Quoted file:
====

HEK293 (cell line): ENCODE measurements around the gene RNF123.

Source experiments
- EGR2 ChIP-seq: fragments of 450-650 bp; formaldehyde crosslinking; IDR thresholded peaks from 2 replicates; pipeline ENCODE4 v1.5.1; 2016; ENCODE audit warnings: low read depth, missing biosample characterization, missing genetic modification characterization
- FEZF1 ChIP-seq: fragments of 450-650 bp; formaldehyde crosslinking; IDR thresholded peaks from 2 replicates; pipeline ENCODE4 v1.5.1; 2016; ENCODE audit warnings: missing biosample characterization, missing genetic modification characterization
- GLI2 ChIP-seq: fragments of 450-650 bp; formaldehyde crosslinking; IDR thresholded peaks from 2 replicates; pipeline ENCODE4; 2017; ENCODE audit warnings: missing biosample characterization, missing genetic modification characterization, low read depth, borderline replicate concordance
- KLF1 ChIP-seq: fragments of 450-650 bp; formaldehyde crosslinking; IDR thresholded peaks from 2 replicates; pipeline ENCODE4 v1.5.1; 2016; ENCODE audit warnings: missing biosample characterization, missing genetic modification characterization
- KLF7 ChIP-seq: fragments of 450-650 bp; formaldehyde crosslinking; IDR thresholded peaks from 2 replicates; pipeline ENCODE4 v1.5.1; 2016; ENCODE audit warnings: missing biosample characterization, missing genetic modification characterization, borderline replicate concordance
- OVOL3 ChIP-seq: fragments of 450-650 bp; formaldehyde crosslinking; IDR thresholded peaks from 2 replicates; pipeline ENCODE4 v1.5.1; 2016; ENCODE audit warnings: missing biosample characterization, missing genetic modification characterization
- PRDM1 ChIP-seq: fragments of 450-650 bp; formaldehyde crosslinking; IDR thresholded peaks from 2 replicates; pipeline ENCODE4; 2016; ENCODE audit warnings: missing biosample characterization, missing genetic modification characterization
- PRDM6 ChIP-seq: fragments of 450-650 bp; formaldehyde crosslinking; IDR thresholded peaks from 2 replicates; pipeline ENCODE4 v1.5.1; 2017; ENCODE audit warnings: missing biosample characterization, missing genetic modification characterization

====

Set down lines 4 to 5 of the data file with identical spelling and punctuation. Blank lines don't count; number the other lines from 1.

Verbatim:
- FEZF1 ChIP-seq: fragments of 450-650 bp; formaldehyde crosslinking; IDR thresholded peaks from 2 replicates; pipeline ENCODE4 v1.5.1; 2016; ENCODE audit warnings: missing biosample characterization, missing genetic modification characterization
- GLI2 ChIP-seq: fragments of 450-650 bp; formaldehyde crosslinking; IDR thresholded peaks from 2 replicates; pipeline ENCODE4; 2017; ENCODE audit warnings: missing biosample characterization, missing genetic modification characterization, low read depth, borderline replicate concordance